In the study of Novo et al. (2017), calves were fed whole fresh colostrum or frozen colostrum in each case from their own dams. Calves given the frozen colostrum had more diarrhea on day seven than calves fed fresh colostrum. In addition, the calves fed frozen colostrum had less red blood cells, less hemoglobin and more anemia from 21 to 28 days. Overall, the number of leukocytes remained constant in the calves fed whole colostrum whereas the lymphocyte population increased in the calves fed frozen colostrum after seven days of age.

Taken together, these studies demonstrate changes in cellular immunity in neonatal calves with modifications to their ability to recognize possible pathogens and challenges to the system. Implications for colostrum management are that fresh colostrum is best for ensuring the transfer of this information from the dam to the offspring, whether freezing or pasteurizing, but the degree to which this lack of leukocyte transfer would affect the long-term immune function of the animal is still unknown. Thus, it is more prudent to maintain our current protocols and freeze and or pasteurize colostrum to ensure pathogens are managed and colostrum quality is maintained.

Colostrum as a communication vehicle

The effect and extent of maternal influence in the offspring’s development does not end at parturition, but continues throughout the first weeks of life through the effect of milk-born factors, including colostrum, which have an impact in the physiological development of tissues and functions in the offspring.

A concept termed the “lactocrine hypothesis” has been introduced and describes the effect of milk-borne factors on the epigenetic development of specific tissues or physiological functions in mammals (Bartol et al., 2008). Data relating to this topic has been described in neonatal pigs (Donovan and Odle, 1994; Burrin et al., 1997) and calves (Baumrucker and Blum, 1993; Blum and Hammon, 2000; Hammon et al., 2012). The implication of this hypothesis and the related observations are that the neonate can be programmed maternally and postnatally to alter development of a particular process and potentially modify genetic ability of the animal.

Also, colostrum is the first meal and accordingly is very important in establishing the nutrient supply needed to maintain the calf over the first day of life. The amount of colostrum is always focused on the idea we are delivering a specific amount of immunoglobulins (Ig’s) to the calf, and many times we underestimate the nutrient contribution of colostrum. Further, many times of year, we tend to underestimate the nutrient requirements of the calf, especially for maintenance. For example, a newborn Holstein calf at 85 pounds birth weight has a maintenance requirement of approximately 1.55 Mcals metabolizable energy (ME) at 72 °F. Colostrum contains approximately 2.51 Mcals ME/lb, and a standard feeding rate of two quarts of colostrum from a bottle contains about 2.5 Mcals ME. Thus, at thermoneutral conditions, the calf is fed just at or slightly below maintenance requirements at its first feeding.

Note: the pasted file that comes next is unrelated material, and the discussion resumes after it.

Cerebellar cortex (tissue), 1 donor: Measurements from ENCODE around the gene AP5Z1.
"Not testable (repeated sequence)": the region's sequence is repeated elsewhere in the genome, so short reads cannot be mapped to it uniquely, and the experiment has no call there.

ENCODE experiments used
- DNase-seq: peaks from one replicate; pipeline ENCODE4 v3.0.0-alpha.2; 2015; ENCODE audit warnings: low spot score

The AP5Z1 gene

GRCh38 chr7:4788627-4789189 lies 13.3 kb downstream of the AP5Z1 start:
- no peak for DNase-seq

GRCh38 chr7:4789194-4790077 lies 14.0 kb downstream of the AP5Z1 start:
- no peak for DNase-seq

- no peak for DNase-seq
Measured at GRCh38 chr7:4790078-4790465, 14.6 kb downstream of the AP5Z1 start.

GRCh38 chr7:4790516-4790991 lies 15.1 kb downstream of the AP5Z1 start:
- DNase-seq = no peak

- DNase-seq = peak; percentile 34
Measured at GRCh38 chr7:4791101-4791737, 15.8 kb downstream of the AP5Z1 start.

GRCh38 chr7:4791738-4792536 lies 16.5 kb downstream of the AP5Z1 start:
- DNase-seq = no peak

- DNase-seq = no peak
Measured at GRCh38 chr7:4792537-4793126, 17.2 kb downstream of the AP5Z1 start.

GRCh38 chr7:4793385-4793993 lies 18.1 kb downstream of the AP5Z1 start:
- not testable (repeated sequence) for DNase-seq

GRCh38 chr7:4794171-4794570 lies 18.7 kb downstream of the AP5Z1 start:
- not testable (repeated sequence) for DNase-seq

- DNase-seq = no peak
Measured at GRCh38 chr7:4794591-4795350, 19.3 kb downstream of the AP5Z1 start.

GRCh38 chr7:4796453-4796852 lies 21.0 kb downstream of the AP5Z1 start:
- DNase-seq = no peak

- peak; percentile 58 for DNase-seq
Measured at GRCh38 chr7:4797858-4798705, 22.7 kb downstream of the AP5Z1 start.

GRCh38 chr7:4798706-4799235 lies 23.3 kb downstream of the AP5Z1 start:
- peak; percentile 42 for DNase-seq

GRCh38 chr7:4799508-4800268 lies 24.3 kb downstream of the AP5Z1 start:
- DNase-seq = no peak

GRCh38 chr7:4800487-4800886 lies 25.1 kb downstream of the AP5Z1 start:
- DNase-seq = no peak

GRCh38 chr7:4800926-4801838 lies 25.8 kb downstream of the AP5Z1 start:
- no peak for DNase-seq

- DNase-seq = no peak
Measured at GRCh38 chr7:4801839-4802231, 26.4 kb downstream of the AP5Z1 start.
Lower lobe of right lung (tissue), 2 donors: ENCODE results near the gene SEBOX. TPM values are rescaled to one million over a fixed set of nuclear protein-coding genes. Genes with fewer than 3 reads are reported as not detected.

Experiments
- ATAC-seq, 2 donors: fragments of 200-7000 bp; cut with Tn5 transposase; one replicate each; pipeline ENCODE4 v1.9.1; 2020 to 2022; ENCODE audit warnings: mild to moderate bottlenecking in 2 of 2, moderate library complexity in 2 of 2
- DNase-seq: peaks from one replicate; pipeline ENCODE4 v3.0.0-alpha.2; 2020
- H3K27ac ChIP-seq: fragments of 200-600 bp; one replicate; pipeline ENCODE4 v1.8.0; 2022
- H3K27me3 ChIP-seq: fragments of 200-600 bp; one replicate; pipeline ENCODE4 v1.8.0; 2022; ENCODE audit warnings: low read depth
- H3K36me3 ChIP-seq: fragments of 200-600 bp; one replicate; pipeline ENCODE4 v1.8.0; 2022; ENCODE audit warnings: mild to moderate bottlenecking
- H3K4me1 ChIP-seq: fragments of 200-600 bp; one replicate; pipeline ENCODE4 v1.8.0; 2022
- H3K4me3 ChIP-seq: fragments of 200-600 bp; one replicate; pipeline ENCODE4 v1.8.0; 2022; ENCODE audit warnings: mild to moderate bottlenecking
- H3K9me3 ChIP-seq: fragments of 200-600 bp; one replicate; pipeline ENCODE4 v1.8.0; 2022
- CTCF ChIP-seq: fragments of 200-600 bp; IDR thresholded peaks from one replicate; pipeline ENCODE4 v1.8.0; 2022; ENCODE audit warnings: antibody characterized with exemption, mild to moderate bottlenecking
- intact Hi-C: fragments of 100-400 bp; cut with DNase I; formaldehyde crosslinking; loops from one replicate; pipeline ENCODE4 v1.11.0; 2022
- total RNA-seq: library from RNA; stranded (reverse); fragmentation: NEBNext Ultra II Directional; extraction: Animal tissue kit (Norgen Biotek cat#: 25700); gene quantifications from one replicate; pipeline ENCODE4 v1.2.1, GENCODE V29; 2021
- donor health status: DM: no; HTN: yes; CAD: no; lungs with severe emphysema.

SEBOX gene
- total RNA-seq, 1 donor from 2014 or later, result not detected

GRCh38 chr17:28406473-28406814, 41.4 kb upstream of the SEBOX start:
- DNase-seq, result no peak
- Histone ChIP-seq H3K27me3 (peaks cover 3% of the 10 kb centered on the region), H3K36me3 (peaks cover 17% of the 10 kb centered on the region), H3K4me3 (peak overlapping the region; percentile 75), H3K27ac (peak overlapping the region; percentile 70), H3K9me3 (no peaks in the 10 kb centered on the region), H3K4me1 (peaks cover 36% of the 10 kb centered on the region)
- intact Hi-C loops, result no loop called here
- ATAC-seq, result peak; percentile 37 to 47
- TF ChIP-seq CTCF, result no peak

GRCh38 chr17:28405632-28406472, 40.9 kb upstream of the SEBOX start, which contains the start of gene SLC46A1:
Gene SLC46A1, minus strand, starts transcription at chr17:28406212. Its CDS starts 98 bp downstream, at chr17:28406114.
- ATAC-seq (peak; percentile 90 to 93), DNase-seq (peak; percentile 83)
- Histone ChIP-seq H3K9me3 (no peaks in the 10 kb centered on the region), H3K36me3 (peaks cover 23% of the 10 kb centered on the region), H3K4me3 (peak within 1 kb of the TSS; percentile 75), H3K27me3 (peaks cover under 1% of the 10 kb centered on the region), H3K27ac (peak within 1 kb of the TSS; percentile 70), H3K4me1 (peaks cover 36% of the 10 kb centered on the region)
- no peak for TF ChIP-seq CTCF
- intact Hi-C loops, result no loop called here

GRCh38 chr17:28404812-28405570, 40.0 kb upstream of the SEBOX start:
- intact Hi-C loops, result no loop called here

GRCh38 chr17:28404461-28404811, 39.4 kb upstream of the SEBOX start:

For comparison, if the ambient temperature is 32 °F the ME requirement for maintenance is 2.4 Mcals, which can only be met if the calf is fed approximately one pound of DM or about 3.5 quarts of colostrum. This simple example illustrates one of the recurring issues with diagnosing growth and health problems with calves and that is the use of volume measurements to describe nutrient supply instead of discussing energy and nutrient values. Two quarts of colostrum sounds good because that is what the bottle might hold, but it has little to do with the nutrient requirements of the calf.

Managing the calf for greater intake over the first 24 hours of life is important if we want to ensure positive energy balance and provide adequate Ig’s and other components from colostrum for proper development. For the first day, at least 3 Mcals ME (approximately four quarts of colostrum) would be necessary to meet the maintenance requirements and also provide some nutrients for growth. On many dairies this is done via an esophageal feeder and the amount dictated by the desire to get adequate passive transfer. Those dairies not tube feeding should be encouraging up to four quarts by 10 to 12 hours of life to ensure colostrum is fed not only to meet the Ig needs of the calf, but also to ensure that the nutrient requirements are met for the first day of life.


Colostrum is an important part of early calf development, from immune function to digestion and metabolism. The constituents of colostrum are there to make certain the calf is provided support to ensure success at the beginning of extra-uterine life.

Given the data on effects of colostrum on metabolism, growth and development of the calf, a management suggestion to make best use of the factors the dam is trying to supply the calf would be to feed first milking colostrum to the calf immediately, then feed colostrum from milkings 2 through 4 (day one and two of lactation) to the calves over the first four days. This would ensure the non-nutritive factors are supplied to the calf during the period the calf is responsive to them in an effort to enhance intestinal development and function along with enhancing glucose absorption during a period when energy status is extremely important to the calf.